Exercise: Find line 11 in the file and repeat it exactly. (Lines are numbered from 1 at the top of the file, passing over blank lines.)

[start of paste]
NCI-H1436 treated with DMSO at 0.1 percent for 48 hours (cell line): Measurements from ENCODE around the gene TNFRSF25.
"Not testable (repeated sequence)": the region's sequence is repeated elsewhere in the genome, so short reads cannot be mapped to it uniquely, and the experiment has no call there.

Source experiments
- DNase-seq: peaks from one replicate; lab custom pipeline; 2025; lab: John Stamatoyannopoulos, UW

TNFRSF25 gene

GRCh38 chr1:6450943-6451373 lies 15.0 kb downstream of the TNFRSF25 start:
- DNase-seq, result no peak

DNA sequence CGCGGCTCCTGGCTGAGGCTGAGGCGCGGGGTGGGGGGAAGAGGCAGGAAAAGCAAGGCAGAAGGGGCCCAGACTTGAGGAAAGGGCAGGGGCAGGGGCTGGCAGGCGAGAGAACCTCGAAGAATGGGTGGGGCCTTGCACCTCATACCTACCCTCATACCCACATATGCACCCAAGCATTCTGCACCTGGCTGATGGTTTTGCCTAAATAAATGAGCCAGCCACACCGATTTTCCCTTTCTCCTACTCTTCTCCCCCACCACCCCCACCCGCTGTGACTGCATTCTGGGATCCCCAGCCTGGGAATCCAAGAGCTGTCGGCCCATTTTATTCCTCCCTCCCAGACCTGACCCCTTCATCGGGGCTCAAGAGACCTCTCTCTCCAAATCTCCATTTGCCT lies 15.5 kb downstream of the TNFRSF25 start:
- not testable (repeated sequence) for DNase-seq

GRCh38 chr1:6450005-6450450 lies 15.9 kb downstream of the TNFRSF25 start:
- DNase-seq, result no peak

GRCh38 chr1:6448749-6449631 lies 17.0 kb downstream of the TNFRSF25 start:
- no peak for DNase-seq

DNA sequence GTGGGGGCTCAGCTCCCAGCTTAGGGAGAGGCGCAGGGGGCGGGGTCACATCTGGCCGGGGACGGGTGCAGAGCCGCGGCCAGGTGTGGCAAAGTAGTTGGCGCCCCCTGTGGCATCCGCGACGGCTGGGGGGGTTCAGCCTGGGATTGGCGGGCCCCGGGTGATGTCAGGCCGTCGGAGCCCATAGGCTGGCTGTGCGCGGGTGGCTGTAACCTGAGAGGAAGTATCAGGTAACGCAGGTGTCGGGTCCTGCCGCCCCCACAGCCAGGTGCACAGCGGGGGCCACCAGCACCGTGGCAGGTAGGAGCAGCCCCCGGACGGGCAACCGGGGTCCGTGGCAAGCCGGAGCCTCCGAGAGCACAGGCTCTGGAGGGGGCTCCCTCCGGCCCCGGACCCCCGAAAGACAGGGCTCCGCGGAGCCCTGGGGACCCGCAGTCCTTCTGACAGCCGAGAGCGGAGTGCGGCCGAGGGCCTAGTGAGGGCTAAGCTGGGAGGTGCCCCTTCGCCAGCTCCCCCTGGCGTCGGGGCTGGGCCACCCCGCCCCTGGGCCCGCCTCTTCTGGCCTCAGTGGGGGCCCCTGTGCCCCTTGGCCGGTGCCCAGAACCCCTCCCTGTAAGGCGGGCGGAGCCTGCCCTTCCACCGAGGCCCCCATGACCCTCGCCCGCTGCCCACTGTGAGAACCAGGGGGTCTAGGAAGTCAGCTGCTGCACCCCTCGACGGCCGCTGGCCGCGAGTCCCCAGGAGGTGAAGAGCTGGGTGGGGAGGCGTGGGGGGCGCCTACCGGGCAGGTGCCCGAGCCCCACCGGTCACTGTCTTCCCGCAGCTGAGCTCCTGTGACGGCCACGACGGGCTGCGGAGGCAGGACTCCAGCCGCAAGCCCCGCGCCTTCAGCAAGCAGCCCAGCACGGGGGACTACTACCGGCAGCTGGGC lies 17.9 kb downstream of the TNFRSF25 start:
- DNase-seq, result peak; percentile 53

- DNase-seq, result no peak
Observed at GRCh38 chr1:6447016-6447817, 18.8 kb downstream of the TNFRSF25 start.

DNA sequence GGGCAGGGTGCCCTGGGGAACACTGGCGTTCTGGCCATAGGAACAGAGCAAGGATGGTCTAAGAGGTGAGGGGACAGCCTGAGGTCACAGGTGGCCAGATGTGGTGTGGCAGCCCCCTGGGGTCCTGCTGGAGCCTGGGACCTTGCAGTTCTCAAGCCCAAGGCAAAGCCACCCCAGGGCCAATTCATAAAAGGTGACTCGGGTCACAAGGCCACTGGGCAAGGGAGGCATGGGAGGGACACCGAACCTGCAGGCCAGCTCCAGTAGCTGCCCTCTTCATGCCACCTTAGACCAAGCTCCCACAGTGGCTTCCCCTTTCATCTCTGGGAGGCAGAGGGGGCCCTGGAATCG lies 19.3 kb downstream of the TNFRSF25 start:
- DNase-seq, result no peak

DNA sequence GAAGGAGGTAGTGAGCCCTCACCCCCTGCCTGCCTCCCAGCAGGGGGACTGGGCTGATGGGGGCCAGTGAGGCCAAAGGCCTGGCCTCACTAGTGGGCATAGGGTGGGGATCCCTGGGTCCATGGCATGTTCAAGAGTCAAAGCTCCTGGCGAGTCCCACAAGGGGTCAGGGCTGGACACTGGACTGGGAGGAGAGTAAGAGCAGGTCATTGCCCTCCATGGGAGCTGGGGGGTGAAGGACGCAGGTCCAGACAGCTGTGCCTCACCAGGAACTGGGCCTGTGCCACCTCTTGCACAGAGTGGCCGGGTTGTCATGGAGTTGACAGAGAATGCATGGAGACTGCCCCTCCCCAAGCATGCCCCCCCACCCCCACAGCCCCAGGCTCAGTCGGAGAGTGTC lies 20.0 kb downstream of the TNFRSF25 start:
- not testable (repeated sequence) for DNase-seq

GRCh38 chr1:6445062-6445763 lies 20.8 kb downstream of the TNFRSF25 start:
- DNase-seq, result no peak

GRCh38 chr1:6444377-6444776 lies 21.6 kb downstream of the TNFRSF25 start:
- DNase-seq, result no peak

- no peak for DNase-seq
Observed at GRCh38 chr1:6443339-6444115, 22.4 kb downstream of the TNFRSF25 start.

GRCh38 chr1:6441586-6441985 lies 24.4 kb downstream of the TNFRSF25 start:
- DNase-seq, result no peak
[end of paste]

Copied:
- DNase-seq, result no peak